Alana M. Rojewski, Stephen Baldassarri, Nina A. Cooperman, Ellen R. Gritz, Frank T. Leone, Megan E. Piper, Benjamin A. Toll, and Graham W. Warren.
Exploring Issues of Comorbid Conditions in People Who Smoke.
Nicotine Tob Res (2016)doi: 10.1093/ntr/ntw016First published online: January 17, 2016 

Smoking affects comorbid disease outcomes, and patients with comorbid conditions may have unique characteristics that are important to consider when treating tobacco use. However, addressing tobacco in patients being treated for comorbid conditions is not a consistent practice. Recognizing the need for a “call-to-action” to address tobacco use in people with comorbid conditions, the Tobacco Treatment Network within the Society for Research on Nicotine and Tobacco (SRNT) convened a Comorbidities Workgroup to explore the relationship between smoking and comorbid disease to identify common themes including: the harms associated with continued tobacco use, the frequency of comorbid disease and tobacco use, the potential effect of comorbid disease on the ability to quit tobacco use, the association between tobacco use and suboptimal disease-specific treatment response, and evidence regarding potential approaches to improve addressing tobacco use in patients with comorbid disease. Five candidate conditions (psychiatric, cancer, cardiovascular, pulmonary, and human immunodeficiency virus infected patients) were explored. Across comorbid conditions, smoking adversely affects treatment efficacy and promotes other adverse health conditions. People with comorbid conditions who smoke are motivated to quit and respond to evidence-based smoking cessation treatments. However, tobacco cessation is not regularly incorporated into the clinical care of many individuals with comorbidities. Optimal strategies for addressing tobacco use within each comorbid disease are also not well defined. Further work is needed to disseminate evidence-based care into clinical practice for smokers with comorbid disease and addiction research should consider comorbid conditions as an important construct to explore.

This article explores how physical and psychiatric conditions may interact in the treatment of tobacco dependence, and discusses the need for smoking cessation as a critical component of comorbid condition management. Five common comorbid domains—psychiatric, cancer, pulmonary, cardiovascular, and human immunodeficiency virus (HIV)—are highlighted to illustrate how these different conditions might interact with smoking with respect to prevalence and harm, motivation to quit, and cessation treatment utilization and success.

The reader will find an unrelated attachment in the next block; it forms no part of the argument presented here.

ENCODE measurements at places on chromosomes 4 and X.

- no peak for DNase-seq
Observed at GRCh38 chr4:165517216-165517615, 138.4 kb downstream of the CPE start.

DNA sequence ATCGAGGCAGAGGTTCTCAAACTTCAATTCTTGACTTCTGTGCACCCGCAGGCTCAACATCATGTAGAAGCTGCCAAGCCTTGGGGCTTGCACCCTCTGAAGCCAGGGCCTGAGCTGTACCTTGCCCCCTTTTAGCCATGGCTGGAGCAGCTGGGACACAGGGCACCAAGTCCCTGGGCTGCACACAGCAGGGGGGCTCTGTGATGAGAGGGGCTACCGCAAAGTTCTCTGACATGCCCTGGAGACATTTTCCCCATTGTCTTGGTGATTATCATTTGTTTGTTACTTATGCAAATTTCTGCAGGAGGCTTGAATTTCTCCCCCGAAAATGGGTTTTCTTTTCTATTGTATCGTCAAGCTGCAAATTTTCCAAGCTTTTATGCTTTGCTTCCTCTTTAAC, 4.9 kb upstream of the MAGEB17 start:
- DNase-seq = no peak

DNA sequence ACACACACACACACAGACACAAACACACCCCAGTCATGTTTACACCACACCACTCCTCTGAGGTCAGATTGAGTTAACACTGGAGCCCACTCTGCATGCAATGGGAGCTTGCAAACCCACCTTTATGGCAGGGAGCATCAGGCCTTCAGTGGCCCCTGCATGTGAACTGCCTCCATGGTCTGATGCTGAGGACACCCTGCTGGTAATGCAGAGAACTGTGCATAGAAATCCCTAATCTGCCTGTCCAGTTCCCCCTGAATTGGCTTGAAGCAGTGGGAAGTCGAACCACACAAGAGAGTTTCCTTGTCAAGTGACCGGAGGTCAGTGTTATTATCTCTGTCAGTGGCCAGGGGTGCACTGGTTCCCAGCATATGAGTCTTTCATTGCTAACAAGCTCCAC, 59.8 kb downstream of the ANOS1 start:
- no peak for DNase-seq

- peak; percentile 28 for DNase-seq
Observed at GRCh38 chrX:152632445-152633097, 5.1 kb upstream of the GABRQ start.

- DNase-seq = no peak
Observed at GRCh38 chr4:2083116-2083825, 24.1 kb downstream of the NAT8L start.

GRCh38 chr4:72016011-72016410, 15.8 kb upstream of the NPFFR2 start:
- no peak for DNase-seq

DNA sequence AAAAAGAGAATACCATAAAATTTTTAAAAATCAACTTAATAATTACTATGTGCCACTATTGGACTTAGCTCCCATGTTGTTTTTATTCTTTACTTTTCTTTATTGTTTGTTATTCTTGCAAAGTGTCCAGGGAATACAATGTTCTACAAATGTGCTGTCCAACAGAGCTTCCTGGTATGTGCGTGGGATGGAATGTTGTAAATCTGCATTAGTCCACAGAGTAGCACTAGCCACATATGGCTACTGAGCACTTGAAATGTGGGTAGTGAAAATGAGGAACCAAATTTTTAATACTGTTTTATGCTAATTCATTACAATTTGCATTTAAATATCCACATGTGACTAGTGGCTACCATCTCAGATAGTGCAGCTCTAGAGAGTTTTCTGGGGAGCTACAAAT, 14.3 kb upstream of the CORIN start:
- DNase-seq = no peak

Annette R. Kaufman, Amber R. Koblitz, Alexander Persoskie, Rebecca A. Ferrer, William M. P. Klein, Laura A. Dwyer and Elyse R. Park.
Factor Structure and Stability of Smoking-Related Health Beliefs in the National Lung Screening Trial.
Nicotine Tob Res (2016) 18 (3):321-329.doi: 10.1093/ntr/ntv091 

Absolute and comparative risk perceptions, worry, perceived severity, perceived benefits, and self-efficacy are important theoretical determinants of tobacco use, but no measures have been validated to ensure the discriminant validity as well as test-retest reliability of these measures in the tobacco context. The purpose of the current study is to examine the reliability and factor structure of a measure assessing smoking-related health cognitions and emotions in a national sample of current and former heavy smokers in the National Lung Screening Trial. A sub-study of the National Lung Screening Trial assessed current and former smokers’ (age 55–74; N = 4379) self-reported health cognitions and emotions at trial enrollment and at 12-month follow-up. Items were derived from the Health Belief Model and Self-Regulation Model.
 
An exploratory factor analysis of baseline responses revealed a five-factor structure for former smokers (risk perceptions, worry, perceived severity, perceived benefits, and self-efficacy) and a six-factor structure for current smokers, such that absolute risk and comparative risk perceptions emerged as separate factors. A confirmatory factor analysis of 12-month follow-up responses revealed a good fit for the five latent constructs for former smokers and six latent constructs for current smokers. Longitudinal stability of these constructs was also demonstrated. This is the first study to examine tobacco-related health cognition and emotional constructs over time in current and former heavy smokers undergoing lung screening. This study found that the theoretical constructs were stable across time and that the factor structure differed based on smoking status (current vs. former).

Fucito LM1,2,3, Czabafy S4, Hendricks PS5, Kotsen C6, Richardson D7, Toll BA1,8,9; Association for the Treatment of Tobacco Use and Dependence (ATTUD)/Society for Research on Nicotine and Tobacco (SRNT) Synergy Committee.
Pairing Smoking-cessation Services with Lung Cancer Screening: A Clinical Guideline From the Association for the Treatment of Tobacco Use and Dependence and the Society for Research on Nicotine and Tobacco.
Cancer. 2016 Feb 24. doi: 10.1002/cncr.29926. [Epub ahead of print]